by Parity on Fri Apr 20, 2001 at 01:54:10 PM EST

Please notice that Unix came out after MULTICS and so, presumably learned from MULTICS mistakes. Further, the 'innovative features' of MULTICS (remote terminals, paged, virtual, and segmented memory, multitasking, SMP support) are all implemented in modern Unices. The one missing feature is the B2 security rating, which conventional Unices cannot have no matter how well secured because they lack some features of the model specified by B2 (notably, separation of administrative powers so that the technical-side sysadmin cannot read classified files, etc.) This, of course, is the purpose of Trusted Solaris, and similarly, though not here yet, Trusted Linux.

Now, this is from my personal knowledge of Unix and a quick reading of the FAQ, so perhaps there's some underlying greatness to the architecture.

Truthfully, though, in the interests of disclosure (and a desire to vent, okay, it's true), I had a professor who had been on the MULTICS team, who's close-minded, narrow-focus, virulently anti-Unix, anti-C, (not to mention sexist, racist, etc., which was more reprehensible and almost got him fired, but didn't affect me directly) attitudes have turned me off of any interest in MULTICS ever, for purely emotional reasons, based on one person who is probably not representitive of Multicians as a whole, but, there it is.

So, perhaps my opinion that MULTICS isn't worth anything except a footnote as a predecessor to Linux is technically unfounded, but then again, neither the article nor the FAQ show many any reason to bother overcoming my biases.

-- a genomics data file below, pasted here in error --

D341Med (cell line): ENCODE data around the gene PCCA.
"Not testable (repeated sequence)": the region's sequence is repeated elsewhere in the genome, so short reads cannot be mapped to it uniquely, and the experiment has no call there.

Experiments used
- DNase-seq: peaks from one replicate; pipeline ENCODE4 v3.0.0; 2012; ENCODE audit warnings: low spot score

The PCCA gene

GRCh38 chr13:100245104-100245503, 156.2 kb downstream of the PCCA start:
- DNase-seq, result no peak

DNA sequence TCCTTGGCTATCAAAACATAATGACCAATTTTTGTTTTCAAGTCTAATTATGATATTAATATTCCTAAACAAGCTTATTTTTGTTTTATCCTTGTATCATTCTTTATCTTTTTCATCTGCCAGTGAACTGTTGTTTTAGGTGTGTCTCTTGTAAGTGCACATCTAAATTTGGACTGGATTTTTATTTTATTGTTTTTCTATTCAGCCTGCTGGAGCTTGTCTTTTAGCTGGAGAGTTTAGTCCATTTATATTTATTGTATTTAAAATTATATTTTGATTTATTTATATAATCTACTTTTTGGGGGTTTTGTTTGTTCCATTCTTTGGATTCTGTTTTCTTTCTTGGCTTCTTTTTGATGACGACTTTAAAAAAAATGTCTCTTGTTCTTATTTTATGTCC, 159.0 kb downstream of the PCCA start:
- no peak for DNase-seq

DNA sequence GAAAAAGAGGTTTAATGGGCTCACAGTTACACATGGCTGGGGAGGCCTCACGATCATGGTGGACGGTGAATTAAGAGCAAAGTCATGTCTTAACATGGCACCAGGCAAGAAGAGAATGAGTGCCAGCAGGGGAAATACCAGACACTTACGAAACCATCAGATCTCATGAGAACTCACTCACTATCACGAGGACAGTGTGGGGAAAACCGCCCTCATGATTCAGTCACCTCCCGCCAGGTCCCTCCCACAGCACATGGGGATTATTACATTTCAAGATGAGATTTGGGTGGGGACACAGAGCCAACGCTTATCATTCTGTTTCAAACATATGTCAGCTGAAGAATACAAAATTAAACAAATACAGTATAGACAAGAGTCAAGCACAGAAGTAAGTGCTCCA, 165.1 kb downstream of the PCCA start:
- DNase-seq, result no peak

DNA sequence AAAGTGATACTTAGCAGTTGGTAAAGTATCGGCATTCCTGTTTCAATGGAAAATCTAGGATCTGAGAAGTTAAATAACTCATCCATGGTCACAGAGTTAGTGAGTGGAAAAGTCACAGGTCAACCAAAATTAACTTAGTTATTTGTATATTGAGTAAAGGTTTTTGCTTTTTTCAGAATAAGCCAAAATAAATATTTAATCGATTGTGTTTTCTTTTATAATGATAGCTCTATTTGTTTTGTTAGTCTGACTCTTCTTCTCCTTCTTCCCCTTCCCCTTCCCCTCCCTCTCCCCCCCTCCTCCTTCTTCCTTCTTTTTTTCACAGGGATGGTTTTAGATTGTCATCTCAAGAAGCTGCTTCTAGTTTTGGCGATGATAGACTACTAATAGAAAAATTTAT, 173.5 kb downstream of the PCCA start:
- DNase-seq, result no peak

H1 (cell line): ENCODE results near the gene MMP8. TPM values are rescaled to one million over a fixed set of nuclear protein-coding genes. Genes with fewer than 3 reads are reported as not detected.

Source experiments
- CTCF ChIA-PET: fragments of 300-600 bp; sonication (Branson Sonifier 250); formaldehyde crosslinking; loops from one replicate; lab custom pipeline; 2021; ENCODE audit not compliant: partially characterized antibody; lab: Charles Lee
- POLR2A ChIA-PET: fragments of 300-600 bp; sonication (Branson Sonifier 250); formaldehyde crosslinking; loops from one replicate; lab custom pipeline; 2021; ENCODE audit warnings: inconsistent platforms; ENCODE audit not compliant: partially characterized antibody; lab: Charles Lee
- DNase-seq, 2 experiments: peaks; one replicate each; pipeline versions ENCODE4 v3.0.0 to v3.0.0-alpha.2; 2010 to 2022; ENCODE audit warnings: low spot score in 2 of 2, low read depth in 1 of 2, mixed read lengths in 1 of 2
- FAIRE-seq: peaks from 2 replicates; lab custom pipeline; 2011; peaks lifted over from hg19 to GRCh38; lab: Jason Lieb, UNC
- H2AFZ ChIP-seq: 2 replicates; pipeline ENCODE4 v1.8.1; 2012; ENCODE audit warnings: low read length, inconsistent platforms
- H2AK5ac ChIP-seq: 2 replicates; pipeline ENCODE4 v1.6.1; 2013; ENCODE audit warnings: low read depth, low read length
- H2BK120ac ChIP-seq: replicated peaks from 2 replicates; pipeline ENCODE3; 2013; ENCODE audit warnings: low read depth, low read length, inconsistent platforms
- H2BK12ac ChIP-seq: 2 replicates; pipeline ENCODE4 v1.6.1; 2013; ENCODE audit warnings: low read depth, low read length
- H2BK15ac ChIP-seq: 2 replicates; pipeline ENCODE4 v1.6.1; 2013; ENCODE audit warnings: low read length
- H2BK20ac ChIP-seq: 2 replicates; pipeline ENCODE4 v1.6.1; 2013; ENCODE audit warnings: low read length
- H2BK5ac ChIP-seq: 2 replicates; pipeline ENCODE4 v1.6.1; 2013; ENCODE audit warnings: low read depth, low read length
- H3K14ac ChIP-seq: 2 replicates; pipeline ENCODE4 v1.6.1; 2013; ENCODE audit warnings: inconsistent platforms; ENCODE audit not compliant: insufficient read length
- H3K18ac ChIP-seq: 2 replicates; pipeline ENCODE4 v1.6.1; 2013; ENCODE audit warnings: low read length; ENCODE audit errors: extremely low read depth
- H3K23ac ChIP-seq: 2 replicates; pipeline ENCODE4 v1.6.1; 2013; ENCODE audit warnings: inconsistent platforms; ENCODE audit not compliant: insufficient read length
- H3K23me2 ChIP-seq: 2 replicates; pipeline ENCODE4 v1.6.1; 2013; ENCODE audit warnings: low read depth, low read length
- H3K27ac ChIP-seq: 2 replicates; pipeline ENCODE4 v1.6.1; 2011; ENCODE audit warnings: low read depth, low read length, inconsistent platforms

Parity Odd

Very interesting. (3.00 / 1) (#23)
by Mr. Piccolo on Fri Apr 20, 2001 at 06:00:42 PM EST

Multics (not MULTICS) II certainly would be an interesting test for the bazaar model of software development. If we can get 3,000 coders to implement one page of the specification each, we're home free! ;-)

Anyway, perhaps we could at least use those extra protection levels of the x86 processor that nobody uses. ;-) ;-)

Seriously, though, it sounds like a cool uber-hack, but is probably useless. How about taking the concepts of Multics that didn't catch on and building something brand-new around them? Or has that been done already?

P.S. Cool, new feature, changing sig behavior!

The BBC would like to apologise for the following comment.

The Ponderings of a Meandering Mind (3.50 / 2) (#24)
by jd on Fri Apr 20, 2001 at 08:35:11 PM EST

Firstly, MULTICS, being an acronym and all that, really does need to be capitalized. (Or, as a QA person where I work would put it - capitalizified.)

People have almost certainly borrowed from MULTICS, in one form or another. However, nobody has ever built anything useful from such work, aside from UNIX.

The problem is, most architectures for Operating Systems are designed by people who probably know a lot about design, but not very much about usability or extensibility.

A couple of examples:

  • L4 is a nice microkernel, and there are two flavours of Linux build round it - vanilla & real-time. Seen any Linux distros pick up on it?
  • "Ants" is a distributed kernel, which farms processes efficiently over networks with any kind of topology. If it were actually useful, it would render projects such as Cosm, distributed.net and SETI@Home obsolete and petty. If. You see it in use, lately?

This is the problem. There are a lot of brilliant concepts out there, but that's ALL they end up being. For an OS to become anything more than an interesting side-show, it has to be practical, useful, and extensible.

Ok, so would a re-write of MULTICS meet these criteria?

First, let's try practical. The project is going to start by creating a development suite that complies with MULTICS' specification. This would allow developers on non-MULTICS platforms to play with the API. This is the keystone to the whole project. Without that suite, development would be impossible.